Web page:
"AND, NOT to be immodest, Joseph, but I am not without mes charmes."
That was Ann-Margret as -- I kid you not -- Lady Booby, in the delectable, little-known 1977 movie about Restoration England, titled "Joseph Andrews." Peter Firth played Lady Booby's footman, Joseph, and while he was certainly not immune to Miss Booby's overflowing "charmes," his heart belonged to another.
"Joseph Andrews" was one of the many odd films A-M associated herself with, along with big ones like "Carnal Knowledge" and "Tommy," along with all those terrific TV movies, like "The Two Mrs. Grenvilles." A-M preferred to sing and dance onstage, rather than kill herself trying to maintain a continuously top-flight, all-purpose feature-film career. (Her terrible accident in a Las Vegas fall, which almost killed her, probably put certain things into perspective as well.)
Although she first gained attention playing Bette Davis' sweet-faced daughter in "Pocketful of Miracles," it was her sizzling appearances in "State Fair" and, especially, "Bye, Bye Birdie," that thrust the titian-haired A-M into the fantasies of millions of American men. She was, to quote Cole Porter, "Too Darn Hot." And she stayed hot. Remember her hilarious turn as Jezebel Dezire in "The Cheap Detective"? (When Peter Falk began jabbering in delighted shock at her voluptuous appearance, she said, "Oh, I do that to myself, too.")
Her career seesawed after her initial blaze of popularity, but with the help of hubby Roger Smith and manager Alan Carr, she found her niche and a great deal of personal happiness. She lives a quiet life, saving her animal energy for her art. (She and Tina Turner have much in common.) Several years back she won an Emmy for her performance on an episode of "Law and Order: SVU."
She has never stopped working somewhere, someplace.
ON OCTOBER 8 Ann-Margret will be honored at the big "Broadway and Beyond" gala, which celebrates theater and dance.
She receives the Rolex Dance Award. Liza Minnelli will also appear. Perhaps to hand A-M her award, or perhaps, simply to be "Liza." Live performances from shows such as "A Chorus Line," "Damn Yankees" and "The Tap Dance Kid" are scheduled to thrill the crowd at New York City Center. Also, Rosie O'Donnell's Theater Kids, The American Repertory Ballet, Cirque du Soleil, a world premiere from "Smash" choreographer Josh Bergasse and much, much more!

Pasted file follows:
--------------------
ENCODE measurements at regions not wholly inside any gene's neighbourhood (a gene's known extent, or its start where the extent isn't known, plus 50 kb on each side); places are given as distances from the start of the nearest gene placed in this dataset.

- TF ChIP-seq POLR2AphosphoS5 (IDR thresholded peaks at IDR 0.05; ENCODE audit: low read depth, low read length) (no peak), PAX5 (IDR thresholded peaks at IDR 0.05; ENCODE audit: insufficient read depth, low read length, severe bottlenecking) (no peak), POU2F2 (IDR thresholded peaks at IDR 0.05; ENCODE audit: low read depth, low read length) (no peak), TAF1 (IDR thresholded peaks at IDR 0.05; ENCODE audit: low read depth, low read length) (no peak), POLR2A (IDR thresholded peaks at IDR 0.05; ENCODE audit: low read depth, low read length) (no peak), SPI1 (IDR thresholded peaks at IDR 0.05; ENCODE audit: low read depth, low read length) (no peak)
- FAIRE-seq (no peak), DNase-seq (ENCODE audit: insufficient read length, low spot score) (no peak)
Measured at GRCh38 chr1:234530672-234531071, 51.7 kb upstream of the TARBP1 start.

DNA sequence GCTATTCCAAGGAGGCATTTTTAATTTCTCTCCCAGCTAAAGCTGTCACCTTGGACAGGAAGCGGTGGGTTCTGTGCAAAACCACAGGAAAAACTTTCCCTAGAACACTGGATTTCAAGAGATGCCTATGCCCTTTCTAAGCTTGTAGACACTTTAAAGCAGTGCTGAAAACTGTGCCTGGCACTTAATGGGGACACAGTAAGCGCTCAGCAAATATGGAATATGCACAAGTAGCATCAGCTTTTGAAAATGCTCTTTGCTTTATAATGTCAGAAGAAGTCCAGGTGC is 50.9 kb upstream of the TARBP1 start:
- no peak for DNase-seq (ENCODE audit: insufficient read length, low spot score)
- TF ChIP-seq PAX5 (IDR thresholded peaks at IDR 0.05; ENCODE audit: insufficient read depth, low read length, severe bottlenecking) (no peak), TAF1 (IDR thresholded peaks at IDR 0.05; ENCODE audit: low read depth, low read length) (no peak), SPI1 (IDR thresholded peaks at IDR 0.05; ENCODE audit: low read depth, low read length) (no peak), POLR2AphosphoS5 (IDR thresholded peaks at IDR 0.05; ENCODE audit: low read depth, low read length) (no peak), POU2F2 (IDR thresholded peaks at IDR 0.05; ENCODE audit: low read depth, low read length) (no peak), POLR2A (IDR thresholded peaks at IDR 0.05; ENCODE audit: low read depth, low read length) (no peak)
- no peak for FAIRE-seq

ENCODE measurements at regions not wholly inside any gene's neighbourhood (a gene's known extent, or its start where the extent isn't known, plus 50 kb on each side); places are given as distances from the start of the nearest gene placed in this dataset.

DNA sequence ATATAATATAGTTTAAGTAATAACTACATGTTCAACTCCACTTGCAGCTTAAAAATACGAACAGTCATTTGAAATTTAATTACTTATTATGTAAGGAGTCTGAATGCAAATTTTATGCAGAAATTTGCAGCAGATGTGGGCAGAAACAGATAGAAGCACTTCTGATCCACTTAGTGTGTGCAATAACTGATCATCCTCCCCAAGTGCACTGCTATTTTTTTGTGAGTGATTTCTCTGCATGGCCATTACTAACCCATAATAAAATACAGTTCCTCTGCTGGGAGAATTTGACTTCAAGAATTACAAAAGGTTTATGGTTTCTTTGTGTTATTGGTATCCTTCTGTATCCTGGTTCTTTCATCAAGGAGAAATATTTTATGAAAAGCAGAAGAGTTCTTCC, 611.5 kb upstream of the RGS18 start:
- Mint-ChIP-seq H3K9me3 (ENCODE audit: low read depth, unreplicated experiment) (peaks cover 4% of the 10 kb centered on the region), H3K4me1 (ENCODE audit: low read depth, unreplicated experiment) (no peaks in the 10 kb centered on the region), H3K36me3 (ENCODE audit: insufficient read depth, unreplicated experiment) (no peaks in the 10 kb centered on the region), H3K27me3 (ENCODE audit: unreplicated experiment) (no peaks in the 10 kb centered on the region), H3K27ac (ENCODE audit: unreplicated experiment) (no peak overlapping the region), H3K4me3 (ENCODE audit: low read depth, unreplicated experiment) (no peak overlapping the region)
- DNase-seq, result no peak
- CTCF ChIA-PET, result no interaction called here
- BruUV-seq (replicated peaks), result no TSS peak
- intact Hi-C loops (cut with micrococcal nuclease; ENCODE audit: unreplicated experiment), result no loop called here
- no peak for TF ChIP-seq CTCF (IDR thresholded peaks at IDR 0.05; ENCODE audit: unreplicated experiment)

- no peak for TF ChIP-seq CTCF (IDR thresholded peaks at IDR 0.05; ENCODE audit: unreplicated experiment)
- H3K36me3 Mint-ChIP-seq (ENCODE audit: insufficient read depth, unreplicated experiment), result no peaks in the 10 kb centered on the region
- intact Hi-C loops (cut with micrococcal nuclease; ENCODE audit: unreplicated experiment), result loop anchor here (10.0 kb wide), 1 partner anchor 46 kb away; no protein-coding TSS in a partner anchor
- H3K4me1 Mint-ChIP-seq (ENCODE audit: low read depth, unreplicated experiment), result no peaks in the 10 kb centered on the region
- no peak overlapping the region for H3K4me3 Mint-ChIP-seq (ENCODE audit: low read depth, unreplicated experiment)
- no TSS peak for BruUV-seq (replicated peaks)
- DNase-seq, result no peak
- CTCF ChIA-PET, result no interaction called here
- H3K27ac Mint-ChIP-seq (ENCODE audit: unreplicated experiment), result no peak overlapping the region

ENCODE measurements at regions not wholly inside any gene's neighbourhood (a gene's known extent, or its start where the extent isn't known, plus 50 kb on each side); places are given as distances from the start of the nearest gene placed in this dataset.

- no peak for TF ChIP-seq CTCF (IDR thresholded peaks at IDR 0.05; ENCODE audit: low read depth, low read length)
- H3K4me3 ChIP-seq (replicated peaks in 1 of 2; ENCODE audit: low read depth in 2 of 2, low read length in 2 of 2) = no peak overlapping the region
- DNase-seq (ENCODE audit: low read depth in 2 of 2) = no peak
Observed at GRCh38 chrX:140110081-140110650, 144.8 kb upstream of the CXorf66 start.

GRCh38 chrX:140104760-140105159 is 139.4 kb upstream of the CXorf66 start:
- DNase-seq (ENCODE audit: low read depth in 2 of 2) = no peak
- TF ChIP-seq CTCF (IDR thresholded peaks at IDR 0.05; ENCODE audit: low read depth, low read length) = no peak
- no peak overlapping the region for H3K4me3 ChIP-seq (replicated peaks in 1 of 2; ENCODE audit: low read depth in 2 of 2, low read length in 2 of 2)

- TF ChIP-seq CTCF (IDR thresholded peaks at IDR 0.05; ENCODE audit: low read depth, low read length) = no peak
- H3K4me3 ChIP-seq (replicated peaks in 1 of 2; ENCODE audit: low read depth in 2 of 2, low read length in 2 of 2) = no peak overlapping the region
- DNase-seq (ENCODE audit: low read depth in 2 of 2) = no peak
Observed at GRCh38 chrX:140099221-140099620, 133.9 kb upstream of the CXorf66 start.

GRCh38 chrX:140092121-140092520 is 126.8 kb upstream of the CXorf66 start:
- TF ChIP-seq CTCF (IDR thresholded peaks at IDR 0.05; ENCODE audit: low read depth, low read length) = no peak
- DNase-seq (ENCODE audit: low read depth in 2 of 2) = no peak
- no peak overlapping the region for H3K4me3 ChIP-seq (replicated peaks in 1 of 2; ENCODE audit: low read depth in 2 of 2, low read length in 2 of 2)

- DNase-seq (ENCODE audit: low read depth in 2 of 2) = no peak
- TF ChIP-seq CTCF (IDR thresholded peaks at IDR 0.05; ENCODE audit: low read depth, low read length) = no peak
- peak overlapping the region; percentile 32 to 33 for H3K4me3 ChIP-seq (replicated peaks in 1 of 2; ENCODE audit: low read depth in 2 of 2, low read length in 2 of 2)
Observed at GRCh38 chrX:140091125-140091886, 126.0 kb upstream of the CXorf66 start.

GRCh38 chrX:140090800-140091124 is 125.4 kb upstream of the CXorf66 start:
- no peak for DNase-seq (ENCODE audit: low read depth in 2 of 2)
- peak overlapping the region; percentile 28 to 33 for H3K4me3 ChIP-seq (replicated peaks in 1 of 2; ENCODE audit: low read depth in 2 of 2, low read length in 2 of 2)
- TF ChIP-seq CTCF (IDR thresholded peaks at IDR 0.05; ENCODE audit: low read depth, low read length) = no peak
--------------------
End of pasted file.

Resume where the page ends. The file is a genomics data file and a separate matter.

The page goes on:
Then everybody will sup with the stars at the Grand Ballroom of the Hilton Hotel. The attire is "Broadway Glamour." So we can expect a lot of sequins, a lot of leg and a lot of cleavage. (And that's just the guys.)
But for movie fans and those who have seen Ann-Margret give her all on stages all over the world, it's her night. Knowing her as I do, she will be overwhelmed, shy and brief in her remarks. She is a genuinely self-deprecatory person.
I've interviewed the star on a number of occasions. She is always lovely, but restrained. Never an unkind word passes her lips. And she still refers to all the people who helped her along in her career as "Mr." and "Miss."
But I do recall one sit-down with her that was quite a bit different. I'd traveled to Philadelphia to see A-M in her road company production of "The Best Little Whorehouse in Texas." She was great and so was the rest of the cast. However, the staging itself looked as if it could be assembled and pulled down within minutes. The producers hadn't exactly spent a fortune.
Backstage, I found A-M more animated than I'd ever seen her. Whatever flaws the production suffered, she was clearly enjoying her role and the experience. She girlishly showed me all her costumes, picking out her favorites. I knew better than to pry deeply into any aspect of her personal life, but I did mention Elvis Presley, and she did weep slightly at that. I also told her I had an assistant who adored her, and had even put to memory some of her more lurid dialogue from "Kitten with a Whip." She loved that, and when Roger Smith entered the dressing room, he seemed healthy and livelier, too. "Oh, Roger, you know that people still remember my dialogue from "Kitten with a Whip!"
Smith glanced at me, expectantly. I laughed and said, "No, no. I love Annie but there are limits!" The star gave out a big robust laugh, and I caught a glimpse of what she was probably like when she wasn't protecting herself so much. (Her great idol had been Marilyn Monroe. During the frenzy of her early stardom, A-M was seen as Monroe's likely successor. But Ann-Margret wanted to stay grounded, and she did.)
We parted affectionately. I had the honor of introducing her in person at the Austin Film Festival in Texas. I've spoken to her several times since and every year I receive a beautiful Christmas card from "Roger and Ann-Margret."
(E-mail Liz Smith at MES3838@aol.com.)
Ann-Margret to be honored by Broadway greats
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